The term "demographic transition" denotes the effects on population of the social and economic
changes of the Industrial Revolution, which transformed Europe in the eighteenth and nineteenth centuries and spread to the rest of the world in the twentieth century. In simple terms the complete transition would begin with a stationary population with birth and death rates of about 30 per 1,000 persons, a triangular population pyramid, and life expectancy of about 30 years. The transition would end with a stationary population with birth and death rates of 10 per 1,000 persons, and a life expectancy close to the biological limit of 100 years. This final state was not reached by the beginning of the twenty-first century, but in some developed countries the life expectancy of females is over 80 years. Figure 1 shows an example of this transition, with data for England and Wales, the first countries to experience the Industrial Revolution.
The first effect of the transition was a reduction in the death rate, which continued throughout the transition period. The birth rate increased slightly at first, but later fell to the same lower level as the death rate. During the transition, the excess birth rate over the death rate (the rate of natural increase) produced a large increase in the size of the population. Not all European countries experienced the transition in exactly the same way. In particular, the fall in the birth rate began in France in the early nineteenth century, and later spread to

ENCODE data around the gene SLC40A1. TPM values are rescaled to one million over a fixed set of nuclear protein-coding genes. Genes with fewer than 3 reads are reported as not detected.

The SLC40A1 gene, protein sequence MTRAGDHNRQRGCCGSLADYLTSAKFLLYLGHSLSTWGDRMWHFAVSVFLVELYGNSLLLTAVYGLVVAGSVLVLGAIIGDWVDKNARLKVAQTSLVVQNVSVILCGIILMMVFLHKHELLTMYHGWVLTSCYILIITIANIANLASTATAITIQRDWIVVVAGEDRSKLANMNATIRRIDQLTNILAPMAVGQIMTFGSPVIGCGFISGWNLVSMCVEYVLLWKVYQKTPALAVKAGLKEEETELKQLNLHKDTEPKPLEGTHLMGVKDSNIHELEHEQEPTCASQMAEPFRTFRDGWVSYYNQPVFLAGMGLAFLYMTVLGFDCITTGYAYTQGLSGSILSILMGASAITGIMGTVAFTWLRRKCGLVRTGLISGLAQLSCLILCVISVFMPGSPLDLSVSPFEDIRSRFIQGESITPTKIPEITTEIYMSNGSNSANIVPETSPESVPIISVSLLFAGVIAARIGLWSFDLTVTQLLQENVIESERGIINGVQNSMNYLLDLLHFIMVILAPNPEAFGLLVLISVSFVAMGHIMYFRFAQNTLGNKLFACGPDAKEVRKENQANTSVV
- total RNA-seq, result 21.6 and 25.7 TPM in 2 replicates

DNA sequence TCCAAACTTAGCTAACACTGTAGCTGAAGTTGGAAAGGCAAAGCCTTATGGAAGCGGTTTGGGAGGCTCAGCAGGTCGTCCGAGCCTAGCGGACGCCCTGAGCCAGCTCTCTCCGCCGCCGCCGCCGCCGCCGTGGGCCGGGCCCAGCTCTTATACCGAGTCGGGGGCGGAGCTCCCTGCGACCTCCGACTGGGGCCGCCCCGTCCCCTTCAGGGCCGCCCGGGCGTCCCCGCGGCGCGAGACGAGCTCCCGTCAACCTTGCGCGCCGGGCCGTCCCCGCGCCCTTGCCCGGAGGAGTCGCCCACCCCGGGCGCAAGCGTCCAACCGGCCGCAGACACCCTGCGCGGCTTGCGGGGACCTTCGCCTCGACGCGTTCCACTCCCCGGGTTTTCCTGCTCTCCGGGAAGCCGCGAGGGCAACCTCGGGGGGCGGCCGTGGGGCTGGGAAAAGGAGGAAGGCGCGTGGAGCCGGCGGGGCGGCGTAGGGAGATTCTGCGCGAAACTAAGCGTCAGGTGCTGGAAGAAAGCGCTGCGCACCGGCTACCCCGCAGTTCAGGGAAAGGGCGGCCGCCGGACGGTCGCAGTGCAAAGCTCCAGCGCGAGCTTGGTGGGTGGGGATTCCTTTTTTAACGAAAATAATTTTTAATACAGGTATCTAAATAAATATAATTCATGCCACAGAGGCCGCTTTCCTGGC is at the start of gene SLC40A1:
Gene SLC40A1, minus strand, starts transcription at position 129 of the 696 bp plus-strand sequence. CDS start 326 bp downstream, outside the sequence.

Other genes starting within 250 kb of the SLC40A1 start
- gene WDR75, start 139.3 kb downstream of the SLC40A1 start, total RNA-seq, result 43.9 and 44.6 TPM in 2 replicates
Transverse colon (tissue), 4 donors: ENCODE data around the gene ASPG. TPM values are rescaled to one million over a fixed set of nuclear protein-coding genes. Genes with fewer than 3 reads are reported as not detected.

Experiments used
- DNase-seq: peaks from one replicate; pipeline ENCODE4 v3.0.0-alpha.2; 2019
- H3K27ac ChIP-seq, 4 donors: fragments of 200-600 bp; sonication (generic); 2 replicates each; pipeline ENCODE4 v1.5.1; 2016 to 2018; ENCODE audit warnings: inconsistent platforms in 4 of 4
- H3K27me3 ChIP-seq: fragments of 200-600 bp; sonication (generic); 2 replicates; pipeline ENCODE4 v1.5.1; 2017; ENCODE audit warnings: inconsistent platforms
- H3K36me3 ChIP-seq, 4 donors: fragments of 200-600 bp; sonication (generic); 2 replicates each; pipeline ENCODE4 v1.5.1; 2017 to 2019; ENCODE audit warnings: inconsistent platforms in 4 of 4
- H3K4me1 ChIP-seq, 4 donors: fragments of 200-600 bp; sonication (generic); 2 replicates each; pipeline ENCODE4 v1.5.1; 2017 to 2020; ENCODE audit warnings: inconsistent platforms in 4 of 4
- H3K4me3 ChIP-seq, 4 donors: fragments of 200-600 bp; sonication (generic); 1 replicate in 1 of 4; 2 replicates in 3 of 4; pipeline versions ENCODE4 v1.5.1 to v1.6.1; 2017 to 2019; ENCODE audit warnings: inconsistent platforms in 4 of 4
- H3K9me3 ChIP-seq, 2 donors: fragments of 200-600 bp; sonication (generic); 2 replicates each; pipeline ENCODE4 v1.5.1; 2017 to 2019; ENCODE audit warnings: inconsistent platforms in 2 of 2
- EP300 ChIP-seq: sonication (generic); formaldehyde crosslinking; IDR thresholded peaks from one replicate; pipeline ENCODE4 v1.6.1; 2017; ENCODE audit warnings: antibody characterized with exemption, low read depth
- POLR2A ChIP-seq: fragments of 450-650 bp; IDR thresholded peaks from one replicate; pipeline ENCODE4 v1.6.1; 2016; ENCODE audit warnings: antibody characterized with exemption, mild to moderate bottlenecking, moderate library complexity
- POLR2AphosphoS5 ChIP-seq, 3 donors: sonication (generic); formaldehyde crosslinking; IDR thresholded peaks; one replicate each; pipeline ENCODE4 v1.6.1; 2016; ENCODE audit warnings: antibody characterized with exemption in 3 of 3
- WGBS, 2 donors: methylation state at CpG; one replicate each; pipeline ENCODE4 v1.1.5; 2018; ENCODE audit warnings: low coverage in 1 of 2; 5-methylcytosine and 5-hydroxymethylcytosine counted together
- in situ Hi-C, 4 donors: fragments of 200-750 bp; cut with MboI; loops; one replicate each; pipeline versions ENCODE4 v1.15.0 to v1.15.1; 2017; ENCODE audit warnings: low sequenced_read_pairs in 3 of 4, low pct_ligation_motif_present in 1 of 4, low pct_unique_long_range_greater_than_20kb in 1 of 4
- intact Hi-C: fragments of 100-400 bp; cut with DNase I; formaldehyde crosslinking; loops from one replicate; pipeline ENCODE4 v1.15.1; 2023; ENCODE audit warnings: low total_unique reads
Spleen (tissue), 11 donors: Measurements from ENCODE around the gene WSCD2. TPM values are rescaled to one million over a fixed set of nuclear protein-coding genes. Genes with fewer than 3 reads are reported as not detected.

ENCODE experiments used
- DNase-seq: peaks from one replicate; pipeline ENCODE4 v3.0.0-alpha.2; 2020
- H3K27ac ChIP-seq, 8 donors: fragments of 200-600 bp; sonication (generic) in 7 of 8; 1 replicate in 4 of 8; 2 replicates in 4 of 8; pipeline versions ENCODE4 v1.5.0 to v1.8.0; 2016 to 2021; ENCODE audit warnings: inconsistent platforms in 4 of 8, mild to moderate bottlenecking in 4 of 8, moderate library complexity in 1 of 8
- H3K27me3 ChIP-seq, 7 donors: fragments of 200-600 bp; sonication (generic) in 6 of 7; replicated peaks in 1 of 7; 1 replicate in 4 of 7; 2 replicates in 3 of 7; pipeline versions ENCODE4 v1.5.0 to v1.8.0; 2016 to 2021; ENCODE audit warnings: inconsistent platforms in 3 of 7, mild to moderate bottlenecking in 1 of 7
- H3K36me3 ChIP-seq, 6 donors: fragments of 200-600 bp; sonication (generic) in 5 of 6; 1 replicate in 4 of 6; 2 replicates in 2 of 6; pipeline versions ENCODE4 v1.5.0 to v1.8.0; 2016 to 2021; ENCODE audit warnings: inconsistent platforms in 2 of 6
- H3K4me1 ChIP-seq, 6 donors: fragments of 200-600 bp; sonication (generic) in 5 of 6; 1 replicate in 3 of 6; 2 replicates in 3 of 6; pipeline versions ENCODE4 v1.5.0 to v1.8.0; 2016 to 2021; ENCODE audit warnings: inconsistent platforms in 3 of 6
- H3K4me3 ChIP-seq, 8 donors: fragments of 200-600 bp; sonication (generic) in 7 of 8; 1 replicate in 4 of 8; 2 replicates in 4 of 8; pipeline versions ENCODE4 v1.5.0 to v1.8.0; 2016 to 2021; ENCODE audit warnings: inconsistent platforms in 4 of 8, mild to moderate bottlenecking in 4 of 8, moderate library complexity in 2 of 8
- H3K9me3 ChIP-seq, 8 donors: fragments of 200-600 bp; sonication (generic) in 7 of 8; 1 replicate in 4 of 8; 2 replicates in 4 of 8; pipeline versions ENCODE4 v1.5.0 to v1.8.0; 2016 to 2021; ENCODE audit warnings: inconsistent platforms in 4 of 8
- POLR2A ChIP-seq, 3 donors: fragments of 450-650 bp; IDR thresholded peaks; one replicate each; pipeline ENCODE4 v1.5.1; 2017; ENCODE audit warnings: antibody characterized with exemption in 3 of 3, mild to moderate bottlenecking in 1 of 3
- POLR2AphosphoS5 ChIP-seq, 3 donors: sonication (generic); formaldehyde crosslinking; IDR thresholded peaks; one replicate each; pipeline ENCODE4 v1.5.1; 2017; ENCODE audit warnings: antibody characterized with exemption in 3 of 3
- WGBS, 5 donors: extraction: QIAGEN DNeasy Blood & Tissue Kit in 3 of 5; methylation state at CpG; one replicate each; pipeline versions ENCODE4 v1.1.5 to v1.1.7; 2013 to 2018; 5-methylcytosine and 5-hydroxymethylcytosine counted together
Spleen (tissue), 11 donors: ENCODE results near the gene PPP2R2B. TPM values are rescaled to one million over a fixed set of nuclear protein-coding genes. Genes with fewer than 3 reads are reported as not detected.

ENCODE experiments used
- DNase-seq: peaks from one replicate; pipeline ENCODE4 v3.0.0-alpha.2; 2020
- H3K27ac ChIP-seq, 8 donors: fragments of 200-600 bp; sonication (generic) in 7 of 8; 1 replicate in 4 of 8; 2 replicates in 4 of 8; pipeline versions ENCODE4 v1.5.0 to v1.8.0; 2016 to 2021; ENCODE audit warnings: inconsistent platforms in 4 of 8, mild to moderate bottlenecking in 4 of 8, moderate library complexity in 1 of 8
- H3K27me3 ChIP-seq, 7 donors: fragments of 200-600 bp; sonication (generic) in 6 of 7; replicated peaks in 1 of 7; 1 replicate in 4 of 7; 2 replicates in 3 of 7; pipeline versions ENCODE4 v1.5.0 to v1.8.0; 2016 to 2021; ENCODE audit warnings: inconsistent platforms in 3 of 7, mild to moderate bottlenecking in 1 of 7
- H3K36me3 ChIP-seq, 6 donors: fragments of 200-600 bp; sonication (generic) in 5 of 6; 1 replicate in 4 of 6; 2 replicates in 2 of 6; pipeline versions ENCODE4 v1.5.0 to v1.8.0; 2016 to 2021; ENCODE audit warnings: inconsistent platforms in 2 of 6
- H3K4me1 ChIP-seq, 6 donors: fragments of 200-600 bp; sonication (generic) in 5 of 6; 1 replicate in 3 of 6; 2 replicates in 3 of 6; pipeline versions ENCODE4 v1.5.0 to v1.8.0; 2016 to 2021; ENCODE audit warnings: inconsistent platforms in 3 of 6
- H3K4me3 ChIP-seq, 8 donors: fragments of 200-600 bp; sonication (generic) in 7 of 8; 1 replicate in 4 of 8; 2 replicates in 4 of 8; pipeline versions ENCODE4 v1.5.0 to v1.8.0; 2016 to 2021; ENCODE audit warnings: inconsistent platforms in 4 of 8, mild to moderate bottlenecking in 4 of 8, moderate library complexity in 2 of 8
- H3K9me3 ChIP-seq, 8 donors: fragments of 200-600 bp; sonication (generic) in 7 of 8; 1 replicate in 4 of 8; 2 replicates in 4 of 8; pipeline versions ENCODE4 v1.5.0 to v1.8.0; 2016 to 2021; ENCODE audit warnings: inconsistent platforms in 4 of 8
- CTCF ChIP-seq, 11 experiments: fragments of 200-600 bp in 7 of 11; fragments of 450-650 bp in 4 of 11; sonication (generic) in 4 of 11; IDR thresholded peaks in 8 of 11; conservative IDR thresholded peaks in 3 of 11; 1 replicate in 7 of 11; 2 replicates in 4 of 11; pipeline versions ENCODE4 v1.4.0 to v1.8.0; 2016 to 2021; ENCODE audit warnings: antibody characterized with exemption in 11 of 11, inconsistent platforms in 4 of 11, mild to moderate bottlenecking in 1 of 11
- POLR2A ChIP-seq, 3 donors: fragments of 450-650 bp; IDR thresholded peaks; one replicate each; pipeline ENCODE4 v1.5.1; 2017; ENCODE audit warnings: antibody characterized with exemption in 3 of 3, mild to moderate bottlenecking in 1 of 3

As an empirical generalization, the above model has proved to be reasonably accurate (see Figure1). By 1990 the transition to equal birth and death rates was almost completed in the developed regions of the world, especially in Europe. The transition is underway in the less-developed regions of the world, with birth rates falling steeply in all regions except sub-Saharan Africa. The world as a whole was, in 1990, at the same stage of the transition as were the developed regions in 1950.
It is generally accepted that the fall in mortality associated with industrialization was due to improved production and distribution of food, which removed the risk of famine and increased resistance to infectious disease. The risk of epidemic disease was also reduced by public health measures such as vaccination against smallpox, the control of waterborne infections by improved sanitation, and of milk-borne infections by pasteurization. Improved medical treatment had little real effect until the middle of the twentieth century.
The cause of the subsequent fall in fertility, which began in the middle of the nineteenth century, is more complex. In preindustrial societies, fertility is primarily controlled through restrictions on the age at which people can marry. Marital fertility in these societies is high, since children are a valuable resource for families involved in agriculture and domestic industries such as spinning and weaving. A fall in mortality, however, will tend to delay succession to land and hence tighten the restrictions on marriage. Improvements in health will also increase the spacing of children, primarily due to the increased survival of infants and a prolongation of the average duration of lactation. Industrialization might tend to increase fertility at first by providing opportunities for earlier marriage. However, especially after the introduction of legislation controlling the employment of children in factories, industrialization will tend to reduce the income obtained from additional children.
GERRY B. HILL
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